Officers discovered that an unknown subject claimed they had shot a woman and were about to commit suicide at the home, which was not the case.
After an unknown caller delivered a false report of a shooting and possible suicide using the family’s address, a Twitch streamer and his family in Puyallup were the victims of a swatting call late Monday night.
A swatting call is a hoax 911 call that usually involves extreme violence and is intended to divert emergency public resources to the home of an unsuspecting person.
Shortly after 11 p.m., the Puyallup Police Department was dispatched. after a caller claimed they had shot a woman and were planning to kill themselves, claiming they were in the 300 block of 12th Street NW.
According to the incident report, officers arrived on the scene and set up a staging area a block away to develop a plan. They were able to communicate with one of the home’s occupants via phone, who exited with her hands in the air and spoke with officers.
Officers reported that she was accompanied by two sons, who remained outside while additional officers confirmed that no one in the house had been injured.
One of the sons admitted to police that he broadcasts on Twitch, a video-sharing website popular among gamers. Last year, his Twitch profile was sold without his permission, giving that person access to his home address, phone number, and credit card information, according to the son. Officers said that while the son was able to regain control of his profile, whoever purchased it still had his address and phone number.
He told police that in the year since the incident, he has received photo messages from the unknown purchaser, showing pictures of his home and messages claiming that the person knows where he lives.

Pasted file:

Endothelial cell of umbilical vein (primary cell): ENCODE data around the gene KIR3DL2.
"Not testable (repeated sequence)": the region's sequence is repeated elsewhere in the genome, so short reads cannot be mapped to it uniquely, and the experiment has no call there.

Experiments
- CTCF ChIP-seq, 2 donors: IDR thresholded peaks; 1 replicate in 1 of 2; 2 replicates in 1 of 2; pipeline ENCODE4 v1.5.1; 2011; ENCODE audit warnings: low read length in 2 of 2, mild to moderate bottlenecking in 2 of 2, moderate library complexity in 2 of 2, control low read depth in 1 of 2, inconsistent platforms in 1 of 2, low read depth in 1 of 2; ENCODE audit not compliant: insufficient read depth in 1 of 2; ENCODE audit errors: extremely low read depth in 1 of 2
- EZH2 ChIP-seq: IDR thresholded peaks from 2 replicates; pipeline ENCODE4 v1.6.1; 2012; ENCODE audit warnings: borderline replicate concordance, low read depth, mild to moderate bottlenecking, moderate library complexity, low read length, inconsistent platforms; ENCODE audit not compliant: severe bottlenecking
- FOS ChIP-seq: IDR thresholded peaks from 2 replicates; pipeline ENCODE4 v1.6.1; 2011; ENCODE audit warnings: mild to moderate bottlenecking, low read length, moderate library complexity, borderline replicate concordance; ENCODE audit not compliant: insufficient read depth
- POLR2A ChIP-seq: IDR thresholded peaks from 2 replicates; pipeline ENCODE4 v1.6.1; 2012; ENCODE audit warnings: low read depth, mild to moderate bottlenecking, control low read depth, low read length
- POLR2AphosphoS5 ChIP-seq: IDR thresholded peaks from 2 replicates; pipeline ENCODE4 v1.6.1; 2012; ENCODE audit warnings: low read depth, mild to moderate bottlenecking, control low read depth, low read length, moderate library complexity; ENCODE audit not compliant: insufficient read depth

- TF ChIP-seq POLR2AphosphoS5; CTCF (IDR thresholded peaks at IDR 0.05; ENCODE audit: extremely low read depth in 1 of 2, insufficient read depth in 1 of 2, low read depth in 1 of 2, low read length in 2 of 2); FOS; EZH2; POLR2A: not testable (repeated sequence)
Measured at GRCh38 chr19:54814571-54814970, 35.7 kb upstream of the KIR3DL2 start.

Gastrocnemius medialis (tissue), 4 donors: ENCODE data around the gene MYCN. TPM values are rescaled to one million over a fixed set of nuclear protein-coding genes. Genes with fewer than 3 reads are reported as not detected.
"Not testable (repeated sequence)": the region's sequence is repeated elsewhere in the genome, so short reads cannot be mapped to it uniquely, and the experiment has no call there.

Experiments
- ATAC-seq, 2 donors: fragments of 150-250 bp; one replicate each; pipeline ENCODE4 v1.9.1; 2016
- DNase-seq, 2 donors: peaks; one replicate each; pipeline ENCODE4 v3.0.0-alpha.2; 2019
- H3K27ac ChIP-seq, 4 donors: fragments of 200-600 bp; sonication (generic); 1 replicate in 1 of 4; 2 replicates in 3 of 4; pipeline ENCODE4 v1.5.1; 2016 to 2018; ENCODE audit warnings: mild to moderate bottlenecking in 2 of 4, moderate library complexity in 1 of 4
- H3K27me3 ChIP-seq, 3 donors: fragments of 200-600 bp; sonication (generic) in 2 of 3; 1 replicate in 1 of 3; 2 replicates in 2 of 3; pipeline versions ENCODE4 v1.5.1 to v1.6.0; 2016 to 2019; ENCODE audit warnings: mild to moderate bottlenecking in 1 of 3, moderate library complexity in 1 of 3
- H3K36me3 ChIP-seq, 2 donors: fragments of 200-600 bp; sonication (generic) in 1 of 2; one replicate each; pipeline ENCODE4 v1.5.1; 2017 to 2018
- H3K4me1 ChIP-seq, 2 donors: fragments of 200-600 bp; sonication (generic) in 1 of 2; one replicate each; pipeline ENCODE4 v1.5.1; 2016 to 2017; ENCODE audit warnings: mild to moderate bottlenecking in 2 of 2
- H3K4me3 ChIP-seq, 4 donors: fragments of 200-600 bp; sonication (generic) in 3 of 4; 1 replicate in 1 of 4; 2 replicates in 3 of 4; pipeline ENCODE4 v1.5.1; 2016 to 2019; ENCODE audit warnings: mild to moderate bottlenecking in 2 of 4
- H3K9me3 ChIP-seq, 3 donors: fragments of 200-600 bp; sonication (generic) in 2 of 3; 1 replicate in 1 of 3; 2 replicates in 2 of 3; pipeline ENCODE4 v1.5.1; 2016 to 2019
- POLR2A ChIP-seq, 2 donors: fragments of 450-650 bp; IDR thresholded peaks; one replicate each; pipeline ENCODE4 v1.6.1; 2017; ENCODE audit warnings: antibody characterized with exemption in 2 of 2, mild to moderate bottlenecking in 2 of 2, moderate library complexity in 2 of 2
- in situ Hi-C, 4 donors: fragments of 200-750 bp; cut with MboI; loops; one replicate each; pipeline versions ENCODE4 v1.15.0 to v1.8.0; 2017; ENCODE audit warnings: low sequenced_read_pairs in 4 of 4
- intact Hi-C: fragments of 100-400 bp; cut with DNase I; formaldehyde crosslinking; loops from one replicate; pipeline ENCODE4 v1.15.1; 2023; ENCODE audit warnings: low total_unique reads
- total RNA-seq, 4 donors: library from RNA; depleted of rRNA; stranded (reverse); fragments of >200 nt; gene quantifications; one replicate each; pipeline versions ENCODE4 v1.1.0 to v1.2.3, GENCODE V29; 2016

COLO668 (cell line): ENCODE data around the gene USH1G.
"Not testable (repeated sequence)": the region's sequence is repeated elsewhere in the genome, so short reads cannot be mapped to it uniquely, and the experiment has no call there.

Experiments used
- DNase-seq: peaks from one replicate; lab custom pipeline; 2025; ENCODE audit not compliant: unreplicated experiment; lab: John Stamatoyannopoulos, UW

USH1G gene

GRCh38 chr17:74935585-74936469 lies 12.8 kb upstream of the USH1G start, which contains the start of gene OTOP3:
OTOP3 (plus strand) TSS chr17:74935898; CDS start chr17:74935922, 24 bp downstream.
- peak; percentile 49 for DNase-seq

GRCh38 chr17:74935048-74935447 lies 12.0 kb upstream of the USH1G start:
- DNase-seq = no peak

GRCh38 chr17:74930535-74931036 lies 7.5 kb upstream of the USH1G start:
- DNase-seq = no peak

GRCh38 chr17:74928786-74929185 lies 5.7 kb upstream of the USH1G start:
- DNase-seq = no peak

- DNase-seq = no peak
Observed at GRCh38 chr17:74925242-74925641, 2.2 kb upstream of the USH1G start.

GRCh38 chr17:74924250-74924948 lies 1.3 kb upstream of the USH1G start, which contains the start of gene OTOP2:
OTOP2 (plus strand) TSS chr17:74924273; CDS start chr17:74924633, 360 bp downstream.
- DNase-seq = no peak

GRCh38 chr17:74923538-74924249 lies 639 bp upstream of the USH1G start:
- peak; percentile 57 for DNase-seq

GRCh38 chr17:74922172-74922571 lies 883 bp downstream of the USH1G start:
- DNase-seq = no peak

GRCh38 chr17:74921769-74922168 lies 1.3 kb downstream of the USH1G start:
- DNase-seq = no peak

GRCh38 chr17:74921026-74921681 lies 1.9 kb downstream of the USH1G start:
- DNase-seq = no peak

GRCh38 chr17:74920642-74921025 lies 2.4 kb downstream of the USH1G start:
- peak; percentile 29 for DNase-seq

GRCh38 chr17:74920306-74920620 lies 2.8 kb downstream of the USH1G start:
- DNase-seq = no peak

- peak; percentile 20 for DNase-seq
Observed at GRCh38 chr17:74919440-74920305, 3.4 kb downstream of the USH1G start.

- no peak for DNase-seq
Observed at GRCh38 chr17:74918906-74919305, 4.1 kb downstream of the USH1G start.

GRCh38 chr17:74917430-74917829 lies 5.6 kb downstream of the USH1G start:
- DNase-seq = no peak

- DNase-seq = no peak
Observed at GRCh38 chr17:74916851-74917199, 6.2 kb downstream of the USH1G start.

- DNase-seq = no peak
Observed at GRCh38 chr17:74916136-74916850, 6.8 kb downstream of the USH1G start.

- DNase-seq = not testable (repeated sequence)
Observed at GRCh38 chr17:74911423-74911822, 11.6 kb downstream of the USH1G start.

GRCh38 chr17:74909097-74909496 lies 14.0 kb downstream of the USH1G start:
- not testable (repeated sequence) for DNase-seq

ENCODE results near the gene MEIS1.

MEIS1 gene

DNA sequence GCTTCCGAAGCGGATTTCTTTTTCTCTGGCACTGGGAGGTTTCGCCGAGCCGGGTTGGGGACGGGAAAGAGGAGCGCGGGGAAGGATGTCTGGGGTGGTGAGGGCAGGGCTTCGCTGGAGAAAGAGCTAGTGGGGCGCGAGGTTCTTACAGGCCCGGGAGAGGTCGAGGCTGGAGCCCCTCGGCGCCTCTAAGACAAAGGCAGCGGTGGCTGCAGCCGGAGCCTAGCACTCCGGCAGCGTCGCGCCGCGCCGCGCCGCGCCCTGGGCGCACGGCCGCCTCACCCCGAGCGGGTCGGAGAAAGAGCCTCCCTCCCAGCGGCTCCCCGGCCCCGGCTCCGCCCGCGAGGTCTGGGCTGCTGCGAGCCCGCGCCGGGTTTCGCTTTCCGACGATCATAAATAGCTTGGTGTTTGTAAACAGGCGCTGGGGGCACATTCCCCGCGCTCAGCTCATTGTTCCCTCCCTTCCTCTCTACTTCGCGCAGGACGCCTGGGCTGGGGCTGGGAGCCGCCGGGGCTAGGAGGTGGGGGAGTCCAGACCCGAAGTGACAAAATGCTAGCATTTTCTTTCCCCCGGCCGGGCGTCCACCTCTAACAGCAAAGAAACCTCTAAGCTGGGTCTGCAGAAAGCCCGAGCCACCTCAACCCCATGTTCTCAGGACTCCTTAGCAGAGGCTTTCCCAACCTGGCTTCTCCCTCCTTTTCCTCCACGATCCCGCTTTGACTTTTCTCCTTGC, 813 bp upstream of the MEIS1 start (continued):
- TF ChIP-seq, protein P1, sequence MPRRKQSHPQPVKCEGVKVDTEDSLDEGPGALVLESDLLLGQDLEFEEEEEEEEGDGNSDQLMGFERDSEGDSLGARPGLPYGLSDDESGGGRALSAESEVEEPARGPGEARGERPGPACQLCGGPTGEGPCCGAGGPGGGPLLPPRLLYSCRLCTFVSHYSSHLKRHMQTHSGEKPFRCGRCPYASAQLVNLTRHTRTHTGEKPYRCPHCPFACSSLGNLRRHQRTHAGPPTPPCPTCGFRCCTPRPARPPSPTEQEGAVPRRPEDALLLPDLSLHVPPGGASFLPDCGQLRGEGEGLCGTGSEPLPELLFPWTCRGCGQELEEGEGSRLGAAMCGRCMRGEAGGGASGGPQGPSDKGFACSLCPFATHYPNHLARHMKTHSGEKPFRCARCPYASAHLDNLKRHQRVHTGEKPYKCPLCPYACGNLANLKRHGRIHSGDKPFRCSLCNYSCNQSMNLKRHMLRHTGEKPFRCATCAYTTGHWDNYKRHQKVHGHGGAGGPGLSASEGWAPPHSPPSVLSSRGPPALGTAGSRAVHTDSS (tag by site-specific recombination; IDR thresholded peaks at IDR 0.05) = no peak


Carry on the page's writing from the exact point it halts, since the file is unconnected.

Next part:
The unknown person has not made any demands on the son, according to the son.
Officers were directed to a “TextNow” number, which is an app-based service, by the number used to make the initial 911 call.
After he began receiving the messages, the son called Puyallup police, concerned that he might be the victim of a swatting call, officers said.
Swatting, according to Puyallup Police Captain Ryan Portmann, can lead to dangerous situations.
The swatting victim expressed concern for the future. Swatting is a problem for police in western Washington and across the United States. The problem became so widespread that the Seattle Police Department devised a couple of possible solutions.
Seattle police developed SMART 911, which allows residents to create a profile that informs first responders about their home, including details such as a resident who is deaf, hard of hearing, has a medical condition, or has an allergy.
Before arriving at the residence’s door, first responders would check this information.
The Rave Facility, which allows commercial properties to register swatting concerns at specific addresses, was also created by Seattle police. When a 911 call taker receives a report of an incident at a facility, they can dispatch officers while also checking to see if property owners believe they will be swatted.